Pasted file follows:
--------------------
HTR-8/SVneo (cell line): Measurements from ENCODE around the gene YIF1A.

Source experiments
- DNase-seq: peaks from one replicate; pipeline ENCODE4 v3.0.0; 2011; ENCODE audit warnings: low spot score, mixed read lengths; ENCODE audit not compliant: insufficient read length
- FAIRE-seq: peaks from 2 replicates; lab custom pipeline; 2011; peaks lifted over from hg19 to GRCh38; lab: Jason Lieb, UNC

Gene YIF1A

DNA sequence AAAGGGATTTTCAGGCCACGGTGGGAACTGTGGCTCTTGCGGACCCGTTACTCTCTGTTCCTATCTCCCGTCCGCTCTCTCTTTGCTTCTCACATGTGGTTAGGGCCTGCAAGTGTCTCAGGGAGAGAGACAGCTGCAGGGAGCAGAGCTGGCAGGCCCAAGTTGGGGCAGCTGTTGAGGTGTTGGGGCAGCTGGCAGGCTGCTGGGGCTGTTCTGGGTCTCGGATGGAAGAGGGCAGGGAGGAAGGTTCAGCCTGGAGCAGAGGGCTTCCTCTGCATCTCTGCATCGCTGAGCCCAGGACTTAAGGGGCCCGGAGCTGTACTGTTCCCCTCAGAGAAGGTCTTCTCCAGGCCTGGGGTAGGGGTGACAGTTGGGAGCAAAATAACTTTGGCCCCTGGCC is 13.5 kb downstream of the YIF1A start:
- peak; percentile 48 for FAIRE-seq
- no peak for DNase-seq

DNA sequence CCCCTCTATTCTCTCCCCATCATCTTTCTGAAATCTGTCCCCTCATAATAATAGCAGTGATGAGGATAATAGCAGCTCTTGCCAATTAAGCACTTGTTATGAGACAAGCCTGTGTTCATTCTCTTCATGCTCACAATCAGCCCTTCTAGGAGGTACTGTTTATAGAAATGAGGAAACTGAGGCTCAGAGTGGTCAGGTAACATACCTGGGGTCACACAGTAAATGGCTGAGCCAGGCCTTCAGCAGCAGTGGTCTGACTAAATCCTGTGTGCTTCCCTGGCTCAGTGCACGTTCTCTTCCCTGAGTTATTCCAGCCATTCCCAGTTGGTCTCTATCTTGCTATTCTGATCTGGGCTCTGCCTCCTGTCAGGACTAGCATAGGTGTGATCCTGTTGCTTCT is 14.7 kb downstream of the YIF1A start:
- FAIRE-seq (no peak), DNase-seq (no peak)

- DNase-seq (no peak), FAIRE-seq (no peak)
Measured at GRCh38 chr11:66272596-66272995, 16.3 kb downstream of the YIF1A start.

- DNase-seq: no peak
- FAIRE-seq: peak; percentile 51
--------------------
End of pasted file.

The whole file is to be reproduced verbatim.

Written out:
HTR-8/SVneo (cell line): Measurements from ENCODE around the gene YIF1A.

Source experiments
- DNase-seq: peaks from one replicate; pipeline ENCODE4 v3.0.0; 2011; ENCODE audit warnings: low spot score, mixed read lengths; ENCODE audit not compliant: insufficient read length
- FAIRE-seq: peaks from 2 replicates; lab custom pipeline; 2011; peaks lifted over from hg19 to GRCh38; lab: Jason Lieb, UNC

Gene YIF1A

DNA sequence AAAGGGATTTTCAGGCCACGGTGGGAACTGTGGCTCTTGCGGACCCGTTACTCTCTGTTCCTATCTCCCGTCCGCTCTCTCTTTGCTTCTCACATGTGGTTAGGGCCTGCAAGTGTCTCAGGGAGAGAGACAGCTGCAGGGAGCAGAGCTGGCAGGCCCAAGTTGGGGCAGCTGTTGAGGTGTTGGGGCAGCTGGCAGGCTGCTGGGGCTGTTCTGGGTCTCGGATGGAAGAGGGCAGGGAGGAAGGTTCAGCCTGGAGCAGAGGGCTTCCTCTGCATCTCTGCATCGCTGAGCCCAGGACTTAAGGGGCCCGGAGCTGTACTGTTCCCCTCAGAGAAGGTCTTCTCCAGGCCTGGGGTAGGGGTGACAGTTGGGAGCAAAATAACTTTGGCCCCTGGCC is 13.5 kb downstream of the YIF1A start:
- peak; percentile 48 for FAIRE-seq
- no peak for DNase-seq

DNA sequence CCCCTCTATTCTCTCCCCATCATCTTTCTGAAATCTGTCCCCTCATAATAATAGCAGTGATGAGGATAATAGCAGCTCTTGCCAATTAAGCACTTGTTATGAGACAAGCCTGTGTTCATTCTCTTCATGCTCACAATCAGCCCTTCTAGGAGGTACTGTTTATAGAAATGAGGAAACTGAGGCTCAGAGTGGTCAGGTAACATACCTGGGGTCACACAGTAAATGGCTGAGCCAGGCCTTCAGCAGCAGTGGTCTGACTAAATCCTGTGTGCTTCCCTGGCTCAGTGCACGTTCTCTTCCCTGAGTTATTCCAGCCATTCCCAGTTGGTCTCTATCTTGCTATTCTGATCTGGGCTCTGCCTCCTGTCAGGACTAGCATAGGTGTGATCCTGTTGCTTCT is 14.7 kb downstream of the YIF1A start:
- FAIRE-seq (no peak), DNase-seq (no peak)

- DNase-seq (no peak), FAIRE-seq (no peak)
Measured at GRCh38 chr11:66272596-66272995, 16.3 kb downstream of the YIF1A start.

- DNase-seq: no peak
- FAIRE-seq: peak; percentile 51